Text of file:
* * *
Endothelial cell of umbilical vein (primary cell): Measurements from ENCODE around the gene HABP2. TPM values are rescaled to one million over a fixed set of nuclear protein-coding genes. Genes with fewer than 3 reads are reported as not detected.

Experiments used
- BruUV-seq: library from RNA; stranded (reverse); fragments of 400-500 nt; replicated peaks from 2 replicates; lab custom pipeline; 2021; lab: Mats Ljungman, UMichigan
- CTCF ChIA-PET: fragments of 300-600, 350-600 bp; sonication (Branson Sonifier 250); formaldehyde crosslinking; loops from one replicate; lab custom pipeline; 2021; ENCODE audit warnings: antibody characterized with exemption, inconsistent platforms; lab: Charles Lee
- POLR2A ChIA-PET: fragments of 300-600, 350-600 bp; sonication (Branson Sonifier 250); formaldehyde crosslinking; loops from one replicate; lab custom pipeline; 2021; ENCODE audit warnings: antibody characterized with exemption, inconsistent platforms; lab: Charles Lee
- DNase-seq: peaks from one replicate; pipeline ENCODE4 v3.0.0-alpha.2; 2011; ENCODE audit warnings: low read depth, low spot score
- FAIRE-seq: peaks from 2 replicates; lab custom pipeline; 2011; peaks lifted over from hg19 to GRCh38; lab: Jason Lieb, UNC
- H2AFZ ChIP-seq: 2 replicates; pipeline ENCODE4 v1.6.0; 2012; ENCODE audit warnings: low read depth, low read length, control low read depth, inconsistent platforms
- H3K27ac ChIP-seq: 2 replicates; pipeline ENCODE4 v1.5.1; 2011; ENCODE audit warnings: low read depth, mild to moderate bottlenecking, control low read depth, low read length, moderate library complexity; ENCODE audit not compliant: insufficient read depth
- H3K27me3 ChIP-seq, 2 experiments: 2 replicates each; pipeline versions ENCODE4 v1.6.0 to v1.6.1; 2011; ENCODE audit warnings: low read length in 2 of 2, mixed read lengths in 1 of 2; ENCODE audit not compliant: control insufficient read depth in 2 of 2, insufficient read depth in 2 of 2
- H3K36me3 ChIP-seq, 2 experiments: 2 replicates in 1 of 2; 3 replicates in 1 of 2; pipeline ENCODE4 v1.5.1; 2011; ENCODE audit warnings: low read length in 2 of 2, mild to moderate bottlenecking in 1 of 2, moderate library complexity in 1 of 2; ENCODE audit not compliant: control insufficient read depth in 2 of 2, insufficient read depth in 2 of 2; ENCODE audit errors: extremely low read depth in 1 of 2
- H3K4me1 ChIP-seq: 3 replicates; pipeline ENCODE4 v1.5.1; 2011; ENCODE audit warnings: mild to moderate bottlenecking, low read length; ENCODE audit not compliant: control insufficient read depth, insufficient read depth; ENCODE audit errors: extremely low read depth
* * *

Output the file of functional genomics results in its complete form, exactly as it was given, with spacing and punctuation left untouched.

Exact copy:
Endothelial cell of umbilical vein (primary cell): Measurements from ENCODE around the gene HABP2. TPM values are rescaled to one million over a fixed set of nuclear protein-coding genes. Genes with fewer than 3 reads are reported as not detected.

Experiments used
- BruUV-seq: library from RNA; stranded (reverse); fragments of 400-500 nt; replicated peaks from 2 replicates; lab custom pipeline; 2021; lab: Mats Ljungman, UMichigan
- CTCF ChIA-PET: fragments of 300-600, 350-600 bp; sonication (Branson Sonifier 250); formaldehyde crosslinking; loops from one replicate; lab custom pipeline; 2021; ENCODE audit warnings: antibody characterized with exemption, inconsistent platforms; lab: Charles Lee
- POLR2A ChIA-PET: fragments of 300-600, 350-600 bp; sonication (Branson Sonifier 250); formaldehyde crosslinking; loops from one replicate; lab custom pipeline; 2021; ENCODE audit warnings: antibody characterized with exemption, inconsistent platforms; lab: Charles Lee
- DNase-seq: peaks from one replicate; pipeline ENCODE4 v3.0.0-alpha.2; 2011; ENCODE audit warnings: low read depth, low spot score
- FAIRE-seq: peaks from 2 replicates; lab custom pipeline; 2011; peaks lifted over from hg19 to GRCh38; lab: Jason Lieb, UNC
- H2AFZ ChIP-seq: 2 replicates; pipeline ENCODE4 v1.6.0; 2012; ENCODE audit warnings: low read depth, low read length, control low read depth, inconsistent platforms
- H3K27ac ChIP-seq: 2 replicates; pipeline ENCODE4 v1.5.1; 2011; ENCODE audit warnings: low read depth, mild to moderate bottlenecking, control low read depth, low read length, moderate library complexity; ENCODE audit not compliant: insufficient read depth
- H3K27me3 ChIP-seq, 2 experiments: 2 replicates each; pipeline versions ENCODE4 v1.6.0 to v1.6.1; 2011; ENCODE audit warnings: low read length in 2 of 2, mixed read lengths in 1 of 2; ENCODE audit not compliant: control insufficient read depth in 2 of 2, insufficient read depth in 2 of 2
- H3K36me3 ChIP-seq, 2 experiments: 2 replicates in 1 of 2; 3 replicates in 1 of 2; pipeline ENCODE4 v1.5.1; 2011; ENCODE audit warnings: low read length in 2 of 2, mild to moderate bottlenecking in 1 of 2, moderate library complexity in 1 of 2; ENCODE audit not compliant: control insufficient read depth in 2 of 2, insufficient read depth in 2 of 2; ENCODE audit errors: extremely low read depth in 1 of 2
- H3K4me1 ChIP-seq: 3 replicates; pipeline ENCODE4 v1.5.1; 2011; ENCODE audit warnings: mild to moderate bottlenecking, low read length; ENCODE audit not compliant: control insufficient read depth, insufficient read depth; ENCODE audit errors: extremely low read depth